Calcium is a mineral that helps build and maintain strong, healthy bones and teeth. Although daily calcium intake is essential, the recommended amount varies by age. The suggested amount of calcium for children ranges from 210 to 1,300 mg per day.
Infants require the least amount of calcium per day. From birth until six months of age, the calcium for children guidelines recommend 210 mg of the mineral per day. The calcium intake should rise to 270 mg daily from six to 12 months. Babies in this age group may obtain their needed calcium from breast milk or commercial formula. Although rich in calcium, cow's milk should not be given to children who have not yet reached their first birthday, as it may lead to allergy development and digestive problems.
After a child turns one year old, he may obtain his calcium from whole milk. Approximately two glasses of milk will fulfill the calcium for children requirements of toddlers aged one to three years. This amount of milk contains 500 mg of the mineral, which is essential at this age for rapidly growing bones. Pediatricians generally recommend that parents switch to low-fat milk after their children are two years old, as the high fat content of whole milk is no longer necessary for proper growth at that time.
Calcium for children requirements increase again between the ages of four and eight years. Children in this age group should consume 800 mg of calcium per day. This is equivalent to approximately three glasses of milk.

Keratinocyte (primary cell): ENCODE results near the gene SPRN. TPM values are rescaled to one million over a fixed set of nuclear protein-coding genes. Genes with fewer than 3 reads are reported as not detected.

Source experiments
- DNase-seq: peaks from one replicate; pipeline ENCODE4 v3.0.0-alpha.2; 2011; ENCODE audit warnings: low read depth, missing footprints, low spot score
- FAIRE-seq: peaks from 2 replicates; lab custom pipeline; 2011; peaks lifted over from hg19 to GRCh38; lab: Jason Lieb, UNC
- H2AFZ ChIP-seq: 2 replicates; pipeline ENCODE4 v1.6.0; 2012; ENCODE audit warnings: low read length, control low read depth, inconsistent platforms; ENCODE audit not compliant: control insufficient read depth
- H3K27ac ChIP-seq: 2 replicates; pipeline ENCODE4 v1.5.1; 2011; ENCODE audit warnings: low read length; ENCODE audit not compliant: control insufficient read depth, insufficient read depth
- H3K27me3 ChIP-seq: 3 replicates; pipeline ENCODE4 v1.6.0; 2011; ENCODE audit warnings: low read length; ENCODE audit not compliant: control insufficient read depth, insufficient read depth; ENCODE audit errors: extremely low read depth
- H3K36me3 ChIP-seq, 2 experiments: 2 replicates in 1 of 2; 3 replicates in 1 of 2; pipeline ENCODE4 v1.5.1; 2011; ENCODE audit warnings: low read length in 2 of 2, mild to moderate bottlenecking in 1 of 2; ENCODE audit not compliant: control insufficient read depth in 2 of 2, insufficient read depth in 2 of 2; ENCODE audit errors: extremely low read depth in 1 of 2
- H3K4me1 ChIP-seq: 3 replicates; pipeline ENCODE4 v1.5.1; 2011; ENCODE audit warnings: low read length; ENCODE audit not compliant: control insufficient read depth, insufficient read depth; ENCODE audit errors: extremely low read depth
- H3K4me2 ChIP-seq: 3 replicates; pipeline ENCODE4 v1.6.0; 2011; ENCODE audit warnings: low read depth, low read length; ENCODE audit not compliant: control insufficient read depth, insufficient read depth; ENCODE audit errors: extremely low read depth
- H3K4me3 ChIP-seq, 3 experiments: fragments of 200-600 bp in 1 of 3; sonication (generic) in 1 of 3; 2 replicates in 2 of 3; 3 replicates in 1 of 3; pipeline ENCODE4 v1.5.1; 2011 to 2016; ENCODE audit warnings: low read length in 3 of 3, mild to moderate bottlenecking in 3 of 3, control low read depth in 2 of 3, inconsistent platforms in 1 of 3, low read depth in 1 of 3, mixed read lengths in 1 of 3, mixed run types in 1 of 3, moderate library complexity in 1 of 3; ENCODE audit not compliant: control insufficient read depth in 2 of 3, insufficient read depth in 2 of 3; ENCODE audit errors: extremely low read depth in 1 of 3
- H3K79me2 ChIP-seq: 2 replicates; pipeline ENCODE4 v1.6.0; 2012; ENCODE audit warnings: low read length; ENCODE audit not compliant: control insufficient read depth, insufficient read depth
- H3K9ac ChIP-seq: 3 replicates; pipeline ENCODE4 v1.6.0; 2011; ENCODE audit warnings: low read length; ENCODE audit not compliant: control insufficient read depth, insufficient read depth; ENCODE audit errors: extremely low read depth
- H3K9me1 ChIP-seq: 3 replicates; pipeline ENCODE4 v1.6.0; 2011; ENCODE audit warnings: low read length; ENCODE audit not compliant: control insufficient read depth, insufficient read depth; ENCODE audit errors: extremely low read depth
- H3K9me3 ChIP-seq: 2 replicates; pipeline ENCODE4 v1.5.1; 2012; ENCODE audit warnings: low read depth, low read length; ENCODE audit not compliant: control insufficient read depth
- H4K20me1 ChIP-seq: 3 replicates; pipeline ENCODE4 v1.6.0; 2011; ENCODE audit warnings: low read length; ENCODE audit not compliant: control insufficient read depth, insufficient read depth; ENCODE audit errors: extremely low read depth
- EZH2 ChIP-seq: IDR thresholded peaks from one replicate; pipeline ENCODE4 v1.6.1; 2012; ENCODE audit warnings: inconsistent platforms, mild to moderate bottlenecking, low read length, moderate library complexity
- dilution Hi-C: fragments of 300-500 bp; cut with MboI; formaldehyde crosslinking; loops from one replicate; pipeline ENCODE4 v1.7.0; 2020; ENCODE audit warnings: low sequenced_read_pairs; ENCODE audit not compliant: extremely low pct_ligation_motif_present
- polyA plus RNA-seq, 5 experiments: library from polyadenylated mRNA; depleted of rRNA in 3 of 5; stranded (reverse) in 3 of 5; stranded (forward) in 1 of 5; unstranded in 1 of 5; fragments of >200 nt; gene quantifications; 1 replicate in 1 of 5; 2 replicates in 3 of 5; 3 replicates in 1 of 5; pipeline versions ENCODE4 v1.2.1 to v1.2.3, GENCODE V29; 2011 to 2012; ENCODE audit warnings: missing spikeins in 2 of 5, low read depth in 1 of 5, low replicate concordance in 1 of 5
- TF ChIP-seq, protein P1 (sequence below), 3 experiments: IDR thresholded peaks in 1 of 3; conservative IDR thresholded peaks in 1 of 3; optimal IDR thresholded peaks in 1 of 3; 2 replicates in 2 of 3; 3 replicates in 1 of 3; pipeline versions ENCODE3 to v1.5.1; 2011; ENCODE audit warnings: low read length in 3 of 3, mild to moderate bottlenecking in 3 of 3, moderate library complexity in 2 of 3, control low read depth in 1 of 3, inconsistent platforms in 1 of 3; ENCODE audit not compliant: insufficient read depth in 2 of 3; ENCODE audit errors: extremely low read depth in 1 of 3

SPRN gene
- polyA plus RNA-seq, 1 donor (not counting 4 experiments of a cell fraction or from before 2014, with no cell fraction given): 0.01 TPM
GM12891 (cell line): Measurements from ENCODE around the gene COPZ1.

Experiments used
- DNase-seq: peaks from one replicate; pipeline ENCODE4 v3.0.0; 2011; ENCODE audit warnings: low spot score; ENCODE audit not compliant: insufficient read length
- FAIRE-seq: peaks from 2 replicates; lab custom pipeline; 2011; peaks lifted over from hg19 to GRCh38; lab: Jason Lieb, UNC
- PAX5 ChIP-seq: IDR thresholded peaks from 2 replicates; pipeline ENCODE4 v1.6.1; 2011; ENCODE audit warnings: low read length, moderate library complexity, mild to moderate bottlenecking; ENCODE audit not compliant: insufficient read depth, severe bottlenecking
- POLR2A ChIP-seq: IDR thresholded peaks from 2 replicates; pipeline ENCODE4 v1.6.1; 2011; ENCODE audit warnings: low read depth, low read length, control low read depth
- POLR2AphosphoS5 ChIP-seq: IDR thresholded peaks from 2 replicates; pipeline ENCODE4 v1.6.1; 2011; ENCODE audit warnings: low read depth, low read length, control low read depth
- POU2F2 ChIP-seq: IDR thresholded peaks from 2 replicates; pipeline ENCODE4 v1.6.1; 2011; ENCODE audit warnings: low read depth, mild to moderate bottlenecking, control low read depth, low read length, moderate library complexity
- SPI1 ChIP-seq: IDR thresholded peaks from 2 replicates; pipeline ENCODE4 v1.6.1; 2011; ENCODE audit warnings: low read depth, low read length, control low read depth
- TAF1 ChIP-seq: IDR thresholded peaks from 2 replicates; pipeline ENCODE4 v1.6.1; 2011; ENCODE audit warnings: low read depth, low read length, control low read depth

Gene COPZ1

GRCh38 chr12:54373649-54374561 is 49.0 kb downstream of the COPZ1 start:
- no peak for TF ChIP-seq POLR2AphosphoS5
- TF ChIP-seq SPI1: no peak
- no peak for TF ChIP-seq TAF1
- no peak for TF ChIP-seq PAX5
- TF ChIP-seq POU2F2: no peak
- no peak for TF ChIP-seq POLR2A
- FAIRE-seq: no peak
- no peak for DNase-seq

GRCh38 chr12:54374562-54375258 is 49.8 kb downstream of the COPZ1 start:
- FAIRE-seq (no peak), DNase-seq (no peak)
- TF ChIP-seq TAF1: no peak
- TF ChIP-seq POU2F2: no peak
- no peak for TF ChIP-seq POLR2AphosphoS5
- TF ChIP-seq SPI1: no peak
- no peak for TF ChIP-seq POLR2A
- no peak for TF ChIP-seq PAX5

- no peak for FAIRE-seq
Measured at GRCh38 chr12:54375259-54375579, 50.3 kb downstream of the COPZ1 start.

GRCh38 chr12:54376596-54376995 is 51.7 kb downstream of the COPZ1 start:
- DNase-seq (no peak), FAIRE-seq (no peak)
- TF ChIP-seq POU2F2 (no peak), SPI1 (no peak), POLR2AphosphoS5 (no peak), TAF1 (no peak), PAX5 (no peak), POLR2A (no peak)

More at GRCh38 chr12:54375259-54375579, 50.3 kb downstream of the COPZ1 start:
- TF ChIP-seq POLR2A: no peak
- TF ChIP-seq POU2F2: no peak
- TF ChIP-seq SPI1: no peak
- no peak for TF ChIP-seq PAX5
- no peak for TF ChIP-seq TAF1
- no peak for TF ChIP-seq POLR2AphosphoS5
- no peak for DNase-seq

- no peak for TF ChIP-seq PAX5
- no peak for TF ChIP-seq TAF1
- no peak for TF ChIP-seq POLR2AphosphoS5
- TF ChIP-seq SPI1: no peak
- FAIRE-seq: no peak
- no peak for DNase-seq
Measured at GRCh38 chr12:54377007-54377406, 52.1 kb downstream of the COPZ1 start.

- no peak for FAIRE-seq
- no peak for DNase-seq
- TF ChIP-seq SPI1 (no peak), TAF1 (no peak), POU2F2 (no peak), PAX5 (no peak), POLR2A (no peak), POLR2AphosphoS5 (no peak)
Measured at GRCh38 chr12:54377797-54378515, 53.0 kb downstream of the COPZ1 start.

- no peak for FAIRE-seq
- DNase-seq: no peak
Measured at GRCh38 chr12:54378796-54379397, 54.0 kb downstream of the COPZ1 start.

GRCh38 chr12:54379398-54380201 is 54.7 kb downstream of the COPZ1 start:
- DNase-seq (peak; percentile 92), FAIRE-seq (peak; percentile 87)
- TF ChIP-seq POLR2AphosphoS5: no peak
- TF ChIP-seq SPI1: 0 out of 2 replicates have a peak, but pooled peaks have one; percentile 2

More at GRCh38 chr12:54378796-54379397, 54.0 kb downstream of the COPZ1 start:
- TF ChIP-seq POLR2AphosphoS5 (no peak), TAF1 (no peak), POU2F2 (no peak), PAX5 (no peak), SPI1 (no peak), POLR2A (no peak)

During puberty, children need more calcium than they will at any other time in their life. Growth spurts in this stage make calcium intake even more important for strong bones. Calcium for children nine to 18 years old should equal 1,300 mg every day, or four glasses of milk.
Although milk is generally the first source that comes to mind when discussing calcium intake, the mineral can be found in other foods and beverages as well. Other dairy products, including cheese and yogurt, can be used to fulfill calcium for children requirements at any age after one year. Children who are old enough to eat solid food may also obtain calcium from broccoli, salmon and oranges. Orange juice also contains calcium, and some varieties are fortified with extra calcium.
Calcium is also found in children's multivitamins. Most of these vitamins do not contain the full amount of calcium necessary for children of any age. Therefore, vitamins should be used for supplementing the intake only. Vitamin D supplements are also advisable for children who do not spend a lot of time in the sun, as this vitamin increases the body's ability to absorb calcium.